I was hit from behind. Is it true that it's always the person who hit from behind who is at fault for the accident?
Most people would answer this question with a loud, “Yes!” They would only be right in certain cases, especially in Texas. We’re an “at-fault” state, which means that the driver who is at fault is the one who must pay for all the damages and injuries they caused.
We also have what’s called modified comparative negligence. This is a legal term that means “more than one person can be at fault for an accident.”
If you’re 51% at fault for an accident, you lose all chances of getting any money awards for your injuries. If you’re 50% or less at fault, you can get a money award up to the percentage of the other driver’s fault.
You may be wondering how you, the rear-ended driver, could share in the fault. After all, the other driver hit you from behind! First, let’s look at what Texas law says about rear-end crashes.
Section 545.062 of the Texas Transportation Code covers the following distance between cars. Following distance - or not enough of it - is often the cause of rear-end crashes. Other causes are speeding, distracted driving, texting, drunk driving and not paying attention. The law says:
“An operator shall, if following another vehicle, maintain an assured clear distance between the two vehicles so that, considering the speed of the vehicles, traffic, and the conditions of the highway, the operator can safely stop without colliding with the preceding vehicle or veering into another vehicle, object, or person on or near the highway.”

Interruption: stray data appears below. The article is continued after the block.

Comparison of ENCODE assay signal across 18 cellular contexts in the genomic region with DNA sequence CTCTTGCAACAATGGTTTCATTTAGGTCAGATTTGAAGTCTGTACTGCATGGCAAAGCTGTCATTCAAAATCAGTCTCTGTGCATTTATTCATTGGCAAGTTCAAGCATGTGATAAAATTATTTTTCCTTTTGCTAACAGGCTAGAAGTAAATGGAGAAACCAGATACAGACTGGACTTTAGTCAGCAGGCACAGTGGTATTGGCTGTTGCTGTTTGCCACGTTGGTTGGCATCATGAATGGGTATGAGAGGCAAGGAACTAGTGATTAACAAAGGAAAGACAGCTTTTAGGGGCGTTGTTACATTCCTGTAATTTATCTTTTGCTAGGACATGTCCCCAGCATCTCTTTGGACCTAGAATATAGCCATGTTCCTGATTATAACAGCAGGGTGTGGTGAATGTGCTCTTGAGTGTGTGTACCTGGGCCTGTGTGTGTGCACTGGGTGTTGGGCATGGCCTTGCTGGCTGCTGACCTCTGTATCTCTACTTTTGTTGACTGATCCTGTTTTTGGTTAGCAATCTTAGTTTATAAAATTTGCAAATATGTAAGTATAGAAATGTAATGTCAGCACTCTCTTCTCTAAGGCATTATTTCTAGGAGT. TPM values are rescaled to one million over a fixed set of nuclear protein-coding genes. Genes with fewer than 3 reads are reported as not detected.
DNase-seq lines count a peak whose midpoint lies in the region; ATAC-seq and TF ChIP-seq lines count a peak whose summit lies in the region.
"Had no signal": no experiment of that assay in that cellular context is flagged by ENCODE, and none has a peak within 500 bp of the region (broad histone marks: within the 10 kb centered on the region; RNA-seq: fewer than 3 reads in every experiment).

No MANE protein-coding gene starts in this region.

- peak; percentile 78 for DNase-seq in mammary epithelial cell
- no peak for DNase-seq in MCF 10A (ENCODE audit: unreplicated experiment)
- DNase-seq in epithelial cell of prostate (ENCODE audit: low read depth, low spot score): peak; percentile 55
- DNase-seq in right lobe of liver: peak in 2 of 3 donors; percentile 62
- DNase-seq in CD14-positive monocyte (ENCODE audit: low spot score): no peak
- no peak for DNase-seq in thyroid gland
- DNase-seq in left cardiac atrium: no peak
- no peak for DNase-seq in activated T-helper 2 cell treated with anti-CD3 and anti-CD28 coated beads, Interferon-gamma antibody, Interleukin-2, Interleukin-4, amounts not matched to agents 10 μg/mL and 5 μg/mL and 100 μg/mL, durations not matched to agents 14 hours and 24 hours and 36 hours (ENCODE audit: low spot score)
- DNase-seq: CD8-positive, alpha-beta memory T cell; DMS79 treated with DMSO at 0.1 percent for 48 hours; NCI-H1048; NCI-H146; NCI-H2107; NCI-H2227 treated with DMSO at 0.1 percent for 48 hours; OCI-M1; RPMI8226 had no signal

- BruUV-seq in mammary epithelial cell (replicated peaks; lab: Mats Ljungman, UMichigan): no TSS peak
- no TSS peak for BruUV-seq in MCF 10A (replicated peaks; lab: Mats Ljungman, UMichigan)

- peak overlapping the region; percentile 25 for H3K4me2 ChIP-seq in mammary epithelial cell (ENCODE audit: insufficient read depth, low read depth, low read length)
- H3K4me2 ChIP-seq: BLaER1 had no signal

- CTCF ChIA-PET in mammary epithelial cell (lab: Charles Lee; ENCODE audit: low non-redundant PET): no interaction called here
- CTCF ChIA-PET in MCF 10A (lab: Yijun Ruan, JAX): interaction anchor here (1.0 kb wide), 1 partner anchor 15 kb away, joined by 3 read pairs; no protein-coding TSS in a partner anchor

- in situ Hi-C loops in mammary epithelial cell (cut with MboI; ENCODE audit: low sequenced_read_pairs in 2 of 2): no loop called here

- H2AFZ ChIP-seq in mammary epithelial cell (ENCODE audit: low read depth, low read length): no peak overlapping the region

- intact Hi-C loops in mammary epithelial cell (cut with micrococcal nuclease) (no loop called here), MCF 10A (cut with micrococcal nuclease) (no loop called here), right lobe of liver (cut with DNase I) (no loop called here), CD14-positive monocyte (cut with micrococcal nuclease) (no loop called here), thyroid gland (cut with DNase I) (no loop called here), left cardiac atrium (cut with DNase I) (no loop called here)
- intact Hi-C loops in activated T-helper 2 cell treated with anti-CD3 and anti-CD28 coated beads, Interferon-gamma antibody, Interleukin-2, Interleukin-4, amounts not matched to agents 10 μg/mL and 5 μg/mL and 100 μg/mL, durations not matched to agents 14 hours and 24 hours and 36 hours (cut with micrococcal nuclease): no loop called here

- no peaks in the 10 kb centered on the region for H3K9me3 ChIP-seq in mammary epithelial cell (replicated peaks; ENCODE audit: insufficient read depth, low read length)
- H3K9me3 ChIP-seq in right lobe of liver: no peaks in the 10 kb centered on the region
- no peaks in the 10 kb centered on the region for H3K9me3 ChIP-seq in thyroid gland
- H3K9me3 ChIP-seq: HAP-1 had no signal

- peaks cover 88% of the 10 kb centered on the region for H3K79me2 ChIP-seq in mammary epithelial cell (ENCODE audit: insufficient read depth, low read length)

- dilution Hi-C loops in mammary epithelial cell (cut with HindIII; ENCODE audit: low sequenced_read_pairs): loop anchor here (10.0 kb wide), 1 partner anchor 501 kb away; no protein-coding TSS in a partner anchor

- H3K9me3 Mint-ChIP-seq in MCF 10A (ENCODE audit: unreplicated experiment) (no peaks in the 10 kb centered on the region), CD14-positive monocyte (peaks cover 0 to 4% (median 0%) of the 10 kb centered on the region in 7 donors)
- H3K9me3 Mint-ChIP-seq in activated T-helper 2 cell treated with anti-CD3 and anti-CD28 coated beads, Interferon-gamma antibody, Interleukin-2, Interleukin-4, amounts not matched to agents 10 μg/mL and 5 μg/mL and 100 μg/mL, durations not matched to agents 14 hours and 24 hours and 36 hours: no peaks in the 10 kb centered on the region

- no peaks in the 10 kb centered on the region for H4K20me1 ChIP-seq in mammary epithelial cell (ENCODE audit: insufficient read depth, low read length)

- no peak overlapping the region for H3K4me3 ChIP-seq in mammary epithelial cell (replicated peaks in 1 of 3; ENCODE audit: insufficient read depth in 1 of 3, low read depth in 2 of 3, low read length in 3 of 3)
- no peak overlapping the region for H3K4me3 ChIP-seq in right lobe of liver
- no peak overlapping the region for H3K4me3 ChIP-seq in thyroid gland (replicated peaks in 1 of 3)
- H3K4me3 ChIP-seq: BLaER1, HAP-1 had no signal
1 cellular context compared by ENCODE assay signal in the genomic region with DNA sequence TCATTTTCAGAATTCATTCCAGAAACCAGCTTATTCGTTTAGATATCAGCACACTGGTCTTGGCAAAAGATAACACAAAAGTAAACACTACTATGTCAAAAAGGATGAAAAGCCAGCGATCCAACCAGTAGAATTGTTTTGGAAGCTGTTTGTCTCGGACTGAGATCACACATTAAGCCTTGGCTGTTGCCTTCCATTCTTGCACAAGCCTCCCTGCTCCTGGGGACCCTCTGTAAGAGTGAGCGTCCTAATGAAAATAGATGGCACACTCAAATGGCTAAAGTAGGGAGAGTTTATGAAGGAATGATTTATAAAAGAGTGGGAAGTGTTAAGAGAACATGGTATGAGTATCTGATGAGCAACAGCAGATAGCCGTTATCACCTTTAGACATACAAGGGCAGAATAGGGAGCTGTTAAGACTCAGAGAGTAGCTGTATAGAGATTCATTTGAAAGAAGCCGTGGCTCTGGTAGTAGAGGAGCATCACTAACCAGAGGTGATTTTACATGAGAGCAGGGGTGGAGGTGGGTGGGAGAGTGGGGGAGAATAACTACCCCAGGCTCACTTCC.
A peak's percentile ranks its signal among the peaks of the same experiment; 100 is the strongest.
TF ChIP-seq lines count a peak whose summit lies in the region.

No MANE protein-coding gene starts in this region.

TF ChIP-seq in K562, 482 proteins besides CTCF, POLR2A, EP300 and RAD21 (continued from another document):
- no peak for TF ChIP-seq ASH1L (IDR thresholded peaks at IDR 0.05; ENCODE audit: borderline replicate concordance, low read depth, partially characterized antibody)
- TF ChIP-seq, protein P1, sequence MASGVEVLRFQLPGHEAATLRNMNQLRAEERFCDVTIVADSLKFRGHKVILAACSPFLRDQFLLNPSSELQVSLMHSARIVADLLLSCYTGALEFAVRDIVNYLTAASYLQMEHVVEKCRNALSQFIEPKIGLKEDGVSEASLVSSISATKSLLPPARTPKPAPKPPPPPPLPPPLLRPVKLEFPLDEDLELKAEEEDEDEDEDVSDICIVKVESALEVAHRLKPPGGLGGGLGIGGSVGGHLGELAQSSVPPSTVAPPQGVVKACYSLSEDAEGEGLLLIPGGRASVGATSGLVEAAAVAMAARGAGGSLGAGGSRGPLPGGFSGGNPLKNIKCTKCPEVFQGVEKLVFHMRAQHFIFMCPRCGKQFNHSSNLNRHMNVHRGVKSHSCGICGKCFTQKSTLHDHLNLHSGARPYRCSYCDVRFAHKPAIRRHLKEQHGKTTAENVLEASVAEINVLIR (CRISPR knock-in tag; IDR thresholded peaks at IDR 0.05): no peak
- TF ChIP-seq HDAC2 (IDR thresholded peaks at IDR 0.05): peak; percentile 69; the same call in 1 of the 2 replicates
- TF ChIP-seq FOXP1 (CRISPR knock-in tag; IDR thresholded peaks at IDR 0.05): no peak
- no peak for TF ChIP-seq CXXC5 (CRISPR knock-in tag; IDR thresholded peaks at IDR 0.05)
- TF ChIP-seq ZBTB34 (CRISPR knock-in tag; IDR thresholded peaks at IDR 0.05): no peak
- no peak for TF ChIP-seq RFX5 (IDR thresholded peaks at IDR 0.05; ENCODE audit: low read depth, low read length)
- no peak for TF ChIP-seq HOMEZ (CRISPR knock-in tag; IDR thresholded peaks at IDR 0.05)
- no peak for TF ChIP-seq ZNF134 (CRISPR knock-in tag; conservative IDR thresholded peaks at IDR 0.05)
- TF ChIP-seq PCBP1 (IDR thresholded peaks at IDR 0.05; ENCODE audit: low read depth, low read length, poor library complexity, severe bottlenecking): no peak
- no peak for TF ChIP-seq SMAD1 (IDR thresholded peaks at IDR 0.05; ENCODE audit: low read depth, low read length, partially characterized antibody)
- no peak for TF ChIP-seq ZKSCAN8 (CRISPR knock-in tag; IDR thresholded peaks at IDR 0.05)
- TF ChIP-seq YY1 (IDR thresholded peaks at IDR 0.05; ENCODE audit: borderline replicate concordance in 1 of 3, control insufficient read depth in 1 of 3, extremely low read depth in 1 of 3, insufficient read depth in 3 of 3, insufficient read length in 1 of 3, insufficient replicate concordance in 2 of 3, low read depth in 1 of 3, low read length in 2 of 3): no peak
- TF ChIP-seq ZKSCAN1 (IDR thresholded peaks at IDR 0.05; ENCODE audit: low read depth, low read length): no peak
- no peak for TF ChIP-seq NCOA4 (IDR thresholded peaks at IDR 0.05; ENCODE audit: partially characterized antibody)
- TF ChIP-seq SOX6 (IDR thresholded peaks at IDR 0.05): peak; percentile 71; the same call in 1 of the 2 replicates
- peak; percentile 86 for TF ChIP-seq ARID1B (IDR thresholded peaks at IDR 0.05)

In other words, you need to leave enough space between your car and the one ahead of you so you can stop safely.
In another article, we talk about traffic tickets as proof of fault. The rear-ending driver may get a ticket, which shows he’s at fault for breaking the traffic law, but that ticket may not prove his negligence in court.
In most cases, the rear-ending driver will be the one at fault. Back to the question of how you could be at fault.
Here are just some of the ways you could share fault:
- Your brake lights don’t work, so the rear-ending driver had not notice you were stopping;
- You stop on a dime to make a turn, but don’t turn;
- You’re at a stop light and throw your car into reverse for some reason;
- You stop to check a map, etc. without pulling off the road and turning on your hazard lights.
There are some legal defenses you can use that might reduce or do away with your share of fault. Let’s take a look at them.
A Texas Supreme Court case, Dillard v. Texas Electric Cooperative, held that some accidents just can’t be avoided and aren’t anyone’s fault. An example of an unavoidable accident is when you hit an animal in the road and someone behind you rear-ends you. This is a defense to negligence if you’re being sued, so you still need to convince the jury that the accident couldn’t be avoided. If the jury is on your side, you’re off the hook.
This one is a close cousin to the unavoidable accident defense. Again, you have to get the jury on your side for this to work. The sudden emergency defense could be helpful if you had an unforeseen heart attack (meaning you weren’t already having one and trying to drive yourself to the hospital) and caused an accident.
Here are the things you have to show the jury to prove a sudden emergency:
- There was an emergency;
- That it was unforeseeable and sudden and not something you caused;
- That you acted the same way a reasonably careful person would have, but the accident happened anyway.
Whether you’re the one hit or the one who rear-ended someone, if you’ve been in a rear-end crash, call Justinian and Associates today.